Indonesia Do’s and Don’ts: Navigating Cultural Norms

Indonesia, with its diverse cultures and stunning landscapes, offers a warm welcome to visitors. To fully appreciate this enchanting archipelago, understanding and respecting its customs and traditions is essential. Here’s a comprehensive guide to the do’s and don’ts of Indonesian cultural etiquette.


Greetings and Politeness:

Greet with a Smile and a Nod: A genuine smile and a nod of acknowledgment are universally appreciated.
Respectful Address: Use respectful language, especially when addressing elders or those in positions of authority.
Two-Handed Gestures: Use both hands when giving or receiving something, a sign of respect.

Modesty in Dress:

Appropriate Attire: Dress modestly, particularly in rural areas and when visiting religious sites.
Cover Up: Avoid revealing clothing, particularly for women, to show respect for local customs.

Remove Shoes:

Shoe Etiquette: Take off your shoes before entering someone’s home, a mosque, or a temple.

Respect for Religion:

Modesty in Places of Worship: Dress modestly, covering your shoulders and legs, when visiting religious sites.
No Pointing: Refrain from pointing your feet at religious altars or people; it’s considered disrespectful.

Food Etiquette:

Hand Hygiene: Wash your hands before and after a meal, a sign of cleanliness.
Right-Hand Dining: Use your right hand for eating, as the left hand is traditionally associated with bathroom hygiene.

Use of Right Hand:

Clean Hand Usage: The right hand is considered clean; use it for gestures, giving, or receiving.

Giving and Receiving:

Respectful Exchanges: Give and receive items, including money, with your right hand or both hands as a sign of respect.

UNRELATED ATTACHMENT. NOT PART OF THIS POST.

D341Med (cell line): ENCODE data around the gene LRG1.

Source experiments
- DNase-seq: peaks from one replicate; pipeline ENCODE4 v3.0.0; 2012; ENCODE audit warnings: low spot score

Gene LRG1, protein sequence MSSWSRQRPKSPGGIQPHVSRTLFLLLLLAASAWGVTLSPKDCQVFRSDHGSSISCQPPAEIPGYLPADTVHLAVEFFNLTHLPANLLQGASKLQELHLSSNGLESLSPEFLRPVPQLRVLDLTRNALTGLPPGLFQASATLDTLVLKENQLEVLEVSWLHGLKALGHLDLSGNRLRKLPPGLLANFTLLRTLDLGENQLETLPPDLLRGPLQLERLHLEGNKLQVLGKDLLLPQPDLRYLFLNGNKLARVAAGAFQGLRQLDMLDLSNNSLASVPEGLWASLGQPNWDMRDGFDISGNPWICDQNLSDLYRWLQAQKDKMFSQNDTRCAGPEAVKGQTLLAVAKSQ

Gracious Acceptance: Accept gifts graciously, expressing appreciation regardless of the gift’s size.



No Pointing Finger: Avoid pointing with your finger; instead, gesture with your thumb or use an open hand.

Left Hand:

Left Hand Usage: Refrain from using your left hand for giving, receiving, or eating as it is considered impolite.


Respect Feet: Avoid pointing the soles of your feet at people, especially elders or religious symbols.
Stepping Over Offerings: Do not step over offerings in temples or on the street; it’s a sign of disrespect.

Public Affection:

Private Displays: Public displays of affection, including kissing and hugging, are best kept private.

Disrespecting Customs:

Cultural Sensitivity: Show respect for local customs and traditions, refraining from any disrespectful comments or actions.

Raising Voice:

Maintain Calm: Avoid raising your voice or displaying anger in public; maintaining composure is valued.

Touching the Head:

Respect for the Head: Refrain from touching someone’s head, as it is considered the most sacred part of the body.

By adhering to these Do’s and Don’ts, you demonstrate a genuine respect for Indonesia’s diverse cultural tapestry, ensuring a more fulfilling and harmonious travel experience.